J’ouvert, Theatre503

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By Laura Kressly

Over the August bank holiday weekend, people of West Indian heritage have been celebrating their history and culture in the face of racial oppression since the 1960s. Bright colours, elaborate costumes, loud music, dancing, and lashings of rum mark the Carnival that’s now one of the largest in the world. In her female-led, debut play taking place over a day at Notting Hill Carnival, Yasmin Joseph pays homage to the people, young and old, that make up the event’s vibrant landscape and give it its soul.

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Operation Mincemeat, New Diorama

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By Laura Kressly

Musical theatre excels at turning an otherwise serious subject into an extravaganza of high camp. Though it’s easy to dismiss such approaches as light and frivolous, SpitLip – a new company formed by members from Kill the Beast and Felix Hagen & the Family – tell the true story of a British intelligence operation with plenty of panache and satirical social commentary (and heaps of high camp) in this smashing new show.

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CLASS, Bush Theatre

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by an anonymous guest critic

CLASS, a play from Ireland co-written and directed by Iseult Golden and David Horan, is set around a teacher-parent meeting in a Dublin primary school. The teacher, Mr McAfferty (Will O’Connell), is a seemingly conscientious man who takes his job seriously. He invites the parents of one of his students, nine-year-old Jayden, to discuss his literacy learning difficulties.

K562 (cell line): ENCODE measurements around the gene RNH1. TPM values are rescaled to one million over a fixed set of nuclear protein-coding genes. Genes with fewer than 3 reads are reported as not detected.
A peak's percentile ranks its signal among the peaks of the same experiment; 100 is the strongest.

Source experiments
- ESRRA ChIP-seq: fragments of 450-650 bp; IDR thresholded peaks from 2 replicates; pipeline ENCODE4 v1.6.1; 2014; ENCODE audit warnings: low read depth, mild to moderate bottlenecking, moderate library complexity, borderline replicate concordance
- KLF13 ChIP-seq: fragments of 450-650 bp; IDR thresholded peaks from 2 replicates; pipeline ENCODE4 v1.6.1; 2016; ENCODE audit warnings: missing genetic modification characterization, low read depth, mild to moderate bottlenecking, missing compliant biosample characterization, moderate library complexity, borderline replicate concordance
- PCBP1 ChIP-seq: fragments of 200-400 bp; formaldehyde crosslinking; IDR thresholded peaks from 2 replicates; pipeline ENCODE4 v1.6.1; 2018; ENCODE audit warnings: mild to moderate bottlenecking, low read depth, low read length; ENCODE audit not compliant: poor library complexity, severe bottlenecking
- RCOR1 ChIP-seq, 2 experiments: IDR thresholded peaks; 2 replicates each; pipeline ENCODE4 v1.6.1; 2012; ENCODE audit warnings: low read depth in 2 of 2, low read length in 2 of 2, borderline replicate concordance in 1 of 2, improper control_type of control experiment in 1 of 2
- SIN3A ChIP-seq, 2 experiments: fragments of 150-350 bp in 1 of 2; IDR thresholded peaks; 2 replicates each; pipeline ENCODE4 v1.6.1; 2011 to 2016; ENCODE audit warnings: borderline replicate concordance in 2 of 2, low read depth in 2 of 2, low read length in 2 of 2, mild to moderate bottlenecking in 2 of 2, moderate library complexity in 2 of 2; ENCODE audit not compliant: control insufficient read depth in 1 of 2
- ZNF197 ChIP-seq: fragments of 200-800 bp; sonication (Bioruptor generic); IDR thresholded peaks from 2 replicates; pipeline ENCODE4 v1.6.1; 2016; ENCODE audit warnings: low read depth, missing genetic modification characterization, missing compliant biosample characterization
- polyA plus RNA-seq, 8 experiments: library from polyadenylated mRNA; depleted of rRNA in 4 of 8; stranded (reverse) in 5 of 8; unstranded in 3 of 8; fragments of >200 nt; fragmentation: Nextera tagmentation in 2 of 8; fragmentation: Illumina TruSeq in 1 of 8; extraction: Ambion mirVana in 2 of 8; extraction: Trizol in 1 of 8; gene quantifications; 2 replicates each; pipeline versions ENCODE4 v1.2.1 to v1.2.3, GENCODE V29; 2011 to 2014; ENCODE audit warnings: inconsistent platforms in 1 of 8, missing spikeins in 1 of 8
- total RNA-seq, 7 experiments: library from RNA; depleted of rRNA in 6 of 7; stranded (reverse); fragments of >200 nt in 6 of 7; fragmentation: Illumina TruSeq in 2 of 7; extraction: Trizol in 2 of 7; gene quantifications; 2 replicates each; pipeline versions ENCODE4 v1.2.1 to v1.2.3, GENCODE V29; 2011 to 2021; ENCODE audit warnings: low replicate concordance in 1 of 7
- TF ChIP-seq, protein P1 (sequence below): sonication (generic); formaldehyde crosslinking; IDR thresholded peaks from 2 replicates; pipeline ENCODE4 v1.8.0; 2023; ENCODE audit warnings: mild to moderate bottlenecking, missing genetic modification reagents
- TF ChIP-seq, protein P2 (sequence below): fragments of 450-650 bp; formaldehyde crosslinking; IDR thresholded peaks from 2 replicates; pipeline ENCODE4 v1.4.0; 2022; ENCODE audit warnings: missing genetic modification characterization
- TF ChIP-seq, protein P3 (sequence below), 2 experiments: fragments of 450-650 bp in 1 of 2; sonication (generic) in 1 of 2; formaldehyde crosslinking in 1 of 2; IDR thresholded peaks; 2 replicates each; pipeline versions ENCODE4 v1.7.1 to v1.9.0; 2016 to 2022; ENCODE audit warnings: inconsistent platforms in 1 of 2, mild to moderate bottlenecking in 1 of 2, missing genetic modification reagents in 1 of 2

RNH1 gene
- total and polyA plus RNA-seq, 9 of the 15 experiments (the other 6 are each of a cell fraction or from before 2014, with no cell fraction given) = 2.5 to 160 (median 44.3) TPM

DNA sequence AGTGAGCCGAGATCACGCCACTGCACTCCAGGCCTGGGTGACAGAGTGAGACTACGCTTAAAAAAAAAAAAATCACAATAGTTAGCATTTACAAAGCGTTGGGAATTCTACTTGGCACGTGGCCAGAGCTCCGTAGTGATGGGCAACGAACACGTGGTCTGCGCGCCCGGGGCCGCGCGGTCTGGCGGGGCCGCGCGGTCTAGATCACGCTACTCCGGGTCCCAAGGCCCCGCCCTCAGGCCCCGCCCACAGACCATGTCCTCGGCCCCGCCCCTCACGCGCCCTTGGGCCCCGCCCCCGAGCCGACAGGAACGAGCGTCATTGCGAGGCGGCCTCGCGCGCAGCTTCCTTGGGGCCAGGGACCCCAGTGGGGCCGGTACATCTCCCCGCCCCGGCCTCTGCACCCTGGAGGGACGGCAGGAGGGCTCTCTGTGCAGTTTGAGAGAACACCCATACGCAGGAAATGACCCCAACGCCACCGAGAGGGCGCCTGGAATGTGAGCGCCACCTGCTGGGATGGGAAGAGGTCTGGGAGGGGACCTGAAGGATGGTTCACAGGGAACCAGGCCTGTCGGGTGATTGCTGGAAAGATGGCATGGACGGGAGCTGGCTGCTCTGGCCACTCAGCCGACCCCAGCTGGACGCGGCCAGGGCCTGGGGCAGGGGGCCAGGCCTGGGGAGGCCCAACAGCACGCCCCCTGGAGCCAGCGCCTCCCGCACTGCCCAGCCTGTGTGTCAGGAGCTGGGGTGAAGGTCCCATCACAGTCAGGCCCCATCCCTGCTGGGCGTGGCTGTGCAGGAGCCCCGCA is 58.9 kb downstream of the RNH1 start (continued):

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Dinomania, New Diorama Theatre

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by Lawrence Osborne and Laura Kressly

Have you ever heard of Gideon Mantell? We hadn’t. But this multi-role telling of the life of the Sussex-based Victorian doctor and amateur geologist, whose discovery of the Iguanodon instigated relentless conflicts with the Church of England, is a compelling, musical story of a man willing to lose everything in the fight for scientific progress.

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Digging Deep, Vault Festival

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by Laura Kressly

CW: suicide and self-harm

Mossy is only 22 but he’s tired of life. He can’t shake the feeling that there’s nothing more than this, so the best option is to call it a day and kill himself. His only concern is that his mum won’t be able to afford his funeral, so he convinces his reluctant mates to launch a fundraising campaign before he goes. Touching on toxic masculinity, male friendship, euthanasia and voyeuristic media consumption, this new script has some clumsy writing but the themes that propel the action forward to a surprising end smartly support the story of friendship.

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Babylon Beyond Borders, Bush Theatre

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by Laura Kressly

In the ancient city of Babylon, people lived peacefully. They were left to their own devices until, according to a biblical story, they built a tower that reached to the heavens. Then, a vengeful god destroyed it and scattered the citizens around the world bestowing them different languages so they could no longer communicate. For language and peace are power, and power threatens those in charge.

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